Top holdings in FBT's portfolio include
The health care industry will continue to fluctuate as reform is drafted, met with opposition and drafted once again. The innovative area of biotech, however, continues to look like a solid long-term buy in an uncertain sector.
Don't Forget Developed Market ETFs
Posted 02/23/2010 11:03 a.m. EST
While individual country ETFs can help investors gain targeted access to emerging markets, investors need to keep in mind well-performing developed-market funds.
In a post yesterday, I
the strength of single-country funds such as the
iShares Thailand ETF
iShares Taiwan Index
as an indicator of shifting trends in emerging-market performance.
While strong emerging-market picks can help to bolster a well-rounded portfolio, investors should also remember to include strong developed-market picks to capture a mix of economies.
Last week I
iShares MSCI Japan Index Fund
continued to advance despite the controversy surrounding top holding
Like Tiger Woods' press conference, pre-released testimony from Toyota's James Lentz will likely do little to comfort drivers who have bet on Toyota's brand. Sticky accelerators are a dangerous threat, and Toyota's response was admittedly slow.
Nevertheless, EWJ's resilience in light of Toyota's challenges should perk up the ears of U.S. investors. EWJ is in the black year to date, up 1.44%, even though TM makes up 5.21% of the fund's holdings. Other top holdings include Mitsubishi, UFJ Financial,
Stateside, the solid dividend stocks in the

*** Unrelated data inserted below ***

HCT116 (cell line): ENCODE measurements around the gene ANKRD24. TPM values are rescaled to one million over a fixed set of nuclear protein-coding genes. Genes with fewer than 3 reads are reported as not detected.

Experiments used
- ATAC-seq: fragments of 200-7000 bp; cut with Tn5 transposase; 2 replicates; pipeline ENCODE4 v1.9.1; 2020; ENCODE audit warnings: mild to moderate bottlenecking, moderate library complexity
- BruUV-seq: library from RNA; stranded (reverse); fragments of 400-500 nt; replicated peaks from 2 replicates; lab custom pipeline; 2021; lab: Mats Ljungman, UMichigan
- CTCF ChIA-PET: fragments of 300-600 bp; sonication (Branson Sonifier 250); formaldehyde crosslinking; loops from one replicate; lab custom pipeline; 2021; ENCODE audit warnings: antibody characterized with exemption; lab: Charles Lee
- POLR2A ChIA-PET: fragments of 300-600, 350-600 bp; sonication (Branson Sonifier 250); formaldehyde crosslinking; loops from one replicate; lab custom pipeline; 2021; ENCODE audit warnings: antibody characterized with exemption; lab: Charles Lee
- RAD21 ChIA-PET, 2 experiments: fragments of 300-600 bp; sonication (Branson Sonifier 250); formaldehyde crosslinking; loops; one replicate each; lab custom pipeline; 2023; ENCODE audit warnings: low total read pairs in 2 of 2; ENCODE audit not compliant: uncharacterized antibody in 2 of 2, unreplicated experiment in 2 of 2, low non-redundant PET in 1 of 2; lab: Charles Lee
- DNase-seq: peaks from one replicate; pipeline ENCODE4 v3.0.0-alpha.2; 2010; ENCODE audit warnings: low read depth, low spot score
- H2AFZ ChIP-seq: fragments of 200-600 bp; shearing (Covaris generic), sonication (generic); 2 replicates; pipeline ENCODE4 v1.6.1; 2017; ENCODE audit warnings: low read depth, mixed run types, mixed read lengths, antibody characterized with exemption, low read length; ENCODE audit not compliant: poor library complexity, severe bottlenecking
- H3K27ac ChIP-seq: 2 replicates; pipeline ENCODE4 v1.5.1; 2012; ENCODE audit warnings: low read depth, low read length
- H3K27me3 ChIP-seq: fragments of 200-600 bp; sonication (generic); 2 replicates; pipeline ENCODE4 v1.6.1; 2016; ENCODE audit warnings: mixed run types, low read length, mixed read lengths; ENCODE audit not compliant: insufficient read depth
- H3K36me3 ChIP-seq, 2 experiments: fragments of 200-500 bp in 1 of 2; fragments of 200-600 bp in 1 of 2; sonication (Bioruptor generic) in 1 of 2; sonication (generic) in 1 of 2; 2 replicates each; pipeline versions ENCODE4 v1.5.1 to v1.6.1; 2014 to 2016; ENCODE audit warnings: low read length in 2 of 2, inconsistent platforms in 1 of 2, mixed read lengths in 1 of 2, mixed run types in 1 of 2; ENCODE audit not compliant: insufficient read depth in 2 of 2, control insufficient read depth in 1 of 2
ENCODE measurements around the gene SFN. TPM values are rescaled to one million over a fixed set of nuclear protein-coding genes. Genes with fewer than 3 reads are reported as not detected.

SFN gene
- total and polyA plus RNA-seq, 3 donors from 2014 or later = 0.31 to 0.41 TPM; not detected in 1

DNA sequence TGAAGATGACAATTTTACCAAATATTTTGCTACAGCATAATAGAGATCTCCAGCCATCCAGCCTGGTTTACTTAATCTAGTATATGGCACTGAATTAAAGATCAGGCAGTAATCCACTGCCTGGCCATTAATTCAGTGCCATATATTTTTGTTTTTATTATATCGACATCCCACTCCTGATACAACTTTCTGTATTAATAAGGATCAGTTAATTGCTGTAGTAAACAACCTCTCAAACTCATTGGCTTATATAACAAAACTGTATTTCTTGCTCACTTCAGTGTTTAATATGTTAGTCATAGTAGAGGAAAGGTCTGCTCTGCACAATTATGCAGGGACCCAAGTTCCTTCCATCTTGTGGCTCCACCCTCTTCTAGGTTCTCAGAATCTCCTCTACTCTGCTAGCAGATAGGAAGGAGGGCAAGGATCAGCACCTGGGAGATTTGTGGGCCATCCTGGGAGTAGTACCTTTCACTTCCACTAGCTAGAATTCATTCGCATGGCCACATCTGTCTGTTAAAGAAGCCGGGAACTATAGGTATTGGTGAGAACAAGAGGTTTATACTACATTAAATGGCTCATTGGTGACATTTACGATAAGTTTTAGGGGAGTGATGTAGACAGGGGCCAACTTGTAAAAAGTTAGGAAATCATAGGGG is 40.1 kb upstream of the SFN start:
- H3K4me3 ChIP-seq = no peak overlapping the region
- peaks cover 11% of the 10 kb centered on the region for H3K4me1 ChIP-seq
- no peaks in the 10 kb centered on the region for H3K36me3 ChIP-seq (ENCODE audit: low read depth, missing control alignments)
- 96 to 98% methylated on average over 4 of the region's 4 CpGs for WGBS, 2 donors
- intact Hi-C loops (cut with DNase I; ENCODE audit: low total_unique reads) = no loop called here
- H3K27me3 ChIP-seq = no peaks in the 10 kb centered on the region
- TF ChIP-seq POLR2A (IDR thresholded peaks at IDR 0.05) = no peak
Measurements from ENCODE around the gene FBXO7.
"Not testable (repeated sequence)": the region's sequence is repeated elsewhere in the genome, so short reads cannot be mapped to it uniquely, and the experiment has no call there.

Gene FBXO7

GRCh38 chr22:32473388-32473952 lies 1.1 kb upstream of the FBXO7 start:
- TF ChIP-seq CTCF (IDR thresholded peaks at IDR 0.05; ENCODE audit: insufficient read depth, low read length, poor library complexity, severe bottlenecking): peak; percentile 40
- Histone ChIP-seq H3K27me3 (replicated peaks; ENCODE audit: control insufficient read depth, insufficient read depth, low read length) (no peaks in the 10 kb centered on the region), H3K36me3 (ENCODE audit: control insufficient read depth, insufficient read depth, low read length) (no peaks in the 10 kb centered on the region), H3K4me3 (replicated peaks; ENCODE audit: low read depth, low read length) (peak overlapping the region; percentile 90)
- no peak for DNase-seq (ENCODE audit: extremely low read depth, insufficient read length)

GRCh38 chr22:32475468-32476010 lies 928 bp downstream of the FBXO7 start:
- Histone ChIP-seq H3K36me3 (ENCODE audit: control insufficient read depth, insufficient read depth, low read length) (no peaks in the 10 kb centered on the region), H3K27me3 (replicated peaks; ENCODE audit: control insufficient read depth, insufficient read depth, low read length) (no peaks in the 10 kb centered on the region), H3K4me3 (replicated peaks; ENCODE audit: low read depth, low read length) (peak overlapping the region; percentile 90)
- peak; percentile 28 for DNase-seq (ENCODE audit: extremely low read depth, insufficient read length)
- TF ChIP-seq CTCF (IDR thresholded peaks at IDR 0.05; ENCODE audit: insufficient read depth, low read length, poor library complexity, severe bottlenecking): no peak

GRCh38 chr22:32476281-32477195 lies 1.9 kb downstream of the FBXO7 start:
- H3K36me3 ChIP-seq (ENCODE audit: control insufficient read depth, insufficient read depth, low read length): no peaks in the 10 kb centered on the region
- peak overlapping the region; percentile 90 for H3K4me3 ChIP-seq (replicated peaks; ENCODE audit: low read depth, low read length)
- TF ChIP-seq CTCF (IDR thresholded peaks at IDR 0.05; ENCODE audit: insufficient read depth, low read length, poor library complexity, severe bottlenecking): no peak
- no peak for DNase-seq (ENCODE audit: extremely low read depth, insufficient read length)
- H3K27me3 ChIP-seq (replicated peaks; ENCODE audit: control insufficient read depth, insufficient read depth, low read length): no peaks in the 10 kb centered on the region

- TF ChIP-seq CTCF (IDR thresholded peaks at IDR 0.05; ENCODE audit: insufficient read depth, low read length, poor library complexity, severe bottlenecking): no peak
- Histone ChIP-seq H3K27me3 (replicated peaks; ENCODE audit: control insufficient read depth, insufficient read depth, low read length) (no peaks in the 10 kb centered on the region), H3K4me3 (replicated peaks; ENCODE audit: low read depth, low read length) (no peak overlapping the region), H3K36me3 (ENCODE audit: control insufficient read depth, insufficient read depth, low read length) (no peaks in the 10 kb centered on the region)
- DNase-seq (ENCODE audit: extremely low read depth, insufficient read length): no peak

iShares Dow Jones Select Dividend Index
have helped investors net a 5.37% return during the three-month period ending Feb. 22. During the same three-month period, the
PowerShares International Dividend Achievers ETF
rose less than 1%.
The message for ETF investors is simple: Get past the noise.
Gold, Greece and garbage bonds are all distracting in a volatile marketplace. Now is not the time to forget the fundamentals.
When building a well-diversified U.S. and international portfolio, don't forget to include the developed markets.
-- Written by Don Dion in Williamstown, Mass.
At the time of publication, Dion Money Management owned iShares Dow Jones Select Dividend Index.
Don Dion is president and founder of
, a fee-based investment advisory firm to affluent individuals, families and nonprofit organizations, where he is responsible for setting investment policy, creating custom portfolios and overseeing the performance of client accounts. Founded in 1996 and based in Williamstown, Mass., Dion Money Management manages assets for clients in 49 states and 11 countries. Dion is a licensed attorney in Massachusetts and Maine and has more than 25 years' experience working in the financial markets, having founded and run two publicly traded companies before establishing Dion Money Management.
Dion also is publisher of the Fidelity Independent Adviser family of newsletters, which provides to a broad range of investors his commentary on the financial markets, with a specific emphasis on mutual funds and exchange-traded funds. With more than 100,000 subscribers in the U.S. and 29 other countries, Fidelity Independent Adviser publishes six monthly newsletters and three weekly newsletters. Its flagship publication, Fidelity Independent Adviser, has been published monthly for 11 years and reaches 40,000 subscribers.